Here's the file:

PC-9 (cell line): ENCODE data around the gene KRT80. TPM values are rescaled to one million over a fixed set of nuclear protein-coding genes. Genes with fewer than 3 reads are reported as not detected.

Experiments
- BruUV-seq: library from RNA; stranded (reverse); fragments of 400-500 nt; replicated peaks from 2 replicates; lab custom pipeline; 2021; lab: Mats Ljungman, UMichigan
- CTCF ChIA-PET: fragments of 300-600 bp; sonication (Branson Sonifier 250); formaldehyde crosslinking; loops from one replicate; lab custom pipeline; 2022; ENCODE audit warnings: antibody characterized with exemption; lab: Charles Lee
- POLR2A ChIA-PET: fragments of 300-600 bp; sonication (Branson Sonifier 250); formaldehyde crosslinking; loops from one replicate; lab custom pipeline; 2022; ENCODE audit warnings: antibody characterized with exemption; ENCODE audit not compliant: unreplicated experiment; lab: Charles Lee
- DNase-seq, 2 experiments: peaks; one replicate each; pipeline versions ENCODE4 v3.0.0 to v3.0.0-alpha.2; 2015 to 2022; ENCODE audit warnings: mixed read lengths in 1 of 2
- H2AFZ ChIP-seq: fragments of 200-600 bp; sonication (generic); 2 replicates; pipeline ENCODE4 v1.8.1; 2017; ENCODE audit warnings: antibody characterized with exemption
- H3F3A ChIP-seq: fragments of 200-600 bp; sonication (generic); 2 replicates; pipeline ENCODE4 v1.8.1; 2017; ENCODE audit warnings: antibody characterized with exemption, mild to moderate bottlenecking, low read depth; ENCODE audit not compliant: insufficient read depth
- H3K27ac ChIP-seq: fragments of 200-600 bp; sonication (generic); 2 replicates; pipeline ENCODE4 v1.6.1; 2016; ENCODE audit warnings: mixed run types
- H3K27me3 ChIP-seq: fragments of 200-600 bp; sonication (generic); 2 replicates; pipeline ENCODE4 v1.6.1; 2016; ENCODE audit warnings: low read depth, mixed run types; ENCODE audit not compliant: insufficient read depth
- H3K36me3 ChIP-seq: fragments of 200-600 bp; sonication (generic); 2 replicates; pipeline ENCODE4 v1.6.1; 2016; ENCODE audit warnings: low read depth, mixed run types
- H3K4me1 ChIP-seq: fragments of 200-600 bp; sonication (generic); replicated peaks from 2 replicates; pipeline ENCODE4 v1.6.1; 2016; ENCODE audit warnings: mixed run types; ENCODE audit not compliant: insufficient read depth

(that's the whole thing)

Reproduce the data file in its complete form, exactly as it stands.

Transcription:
PC-9 (cell line): ENCODE data around the gene KRT80. TPM values are rescaled to one million over a fixed set of nuclear protein-coding genes. Genes with fewer than 3 reads are reported as not detected.

Experiments
- BruUV-seq: library from RNA; stranded (reverse); fragments of 400-500 nt; replicated peaks from 2 replicates; lab custom pipeline; 2021; lab: Mats Ljungman, UMichigan
- CTCF ChIA-PET: fragments of 300-600 bp; sonication (Branson Sonifier 250); formaldehyde crosslinking; loops from one replicate; lab custom pipeline; 2022; ENCODE audit warnings: antibody characterized with exemption; lab: Charles Lee
- POLR2A ChIA-PET: fragments of 300-600 bp; sonication (Branson Sonifier 250); formaldehyde crosslinking; loops from one replicate; lab custom pipeline; 2022; ENCODE audit warnings: antibody characterized with exemption; ENCODE audit not compliant: unreplicated experiment; lab: Charles Lee
- DNase-seq, 2 experiments: peaks; one replicate each; pipeline versions ENCODE4 v3.0.0 to v3.0.0-alpha.2; 2015 to 2022; ENCODE audit warnings: mixed read lengths in 1 of 2
- H2AFZ ChIP-seq: fragments of 200-600 bp; sonication (generic); 2 replicates; pipeline ENCODE4 v1.8.1; 2017; ENCODE audit warnings: antibody characterized with exemption
- H3F3A ChIP-seq: fragments of 200-600 bp; sonication (generic); 2 replicates; pipeline ENCODE4 v1.8.1; 2017; ENCODE audit warnings: antibody characterized with exemption, mild to moderate bottlenecking, low read depth; ENCODE audit not compliant: insufficient read depth
- H3K27ac ChIP-seq: fragments of 200-600 bp; sonication (generic); 2 replicates; pipeline ENCODE4 v1.6.1; 2016; ENCODE audit warnings: mixed run types
- H3K27me3 ChIP-seq: fragments of 200-600 bp; sonication (generic); 2 replicates; pipeline ENCODE4 v1.6.1; 2016; ENCODE audit warnings: low read depth, mixed run types; ENCODE audit not compliant: insufficient read depth
- H3K36me3 ChIP-seq: fragments of 200-600 bp; sonication (generic); 2 replicates; pipeline ENCODE4 v1.6.1; 2016; ENCODE audit warnings: low read depth, mixed run types
- H3K4me1 ChIP-seq: fragments of 200-600 bp; sonication (generic); replicated peaks from 2 replicates; pipeline ENCODE4 v1.6.1; 2016; ENCODE audit warnings: mixed run types; ENCODE audit not compliant: insufficient read depth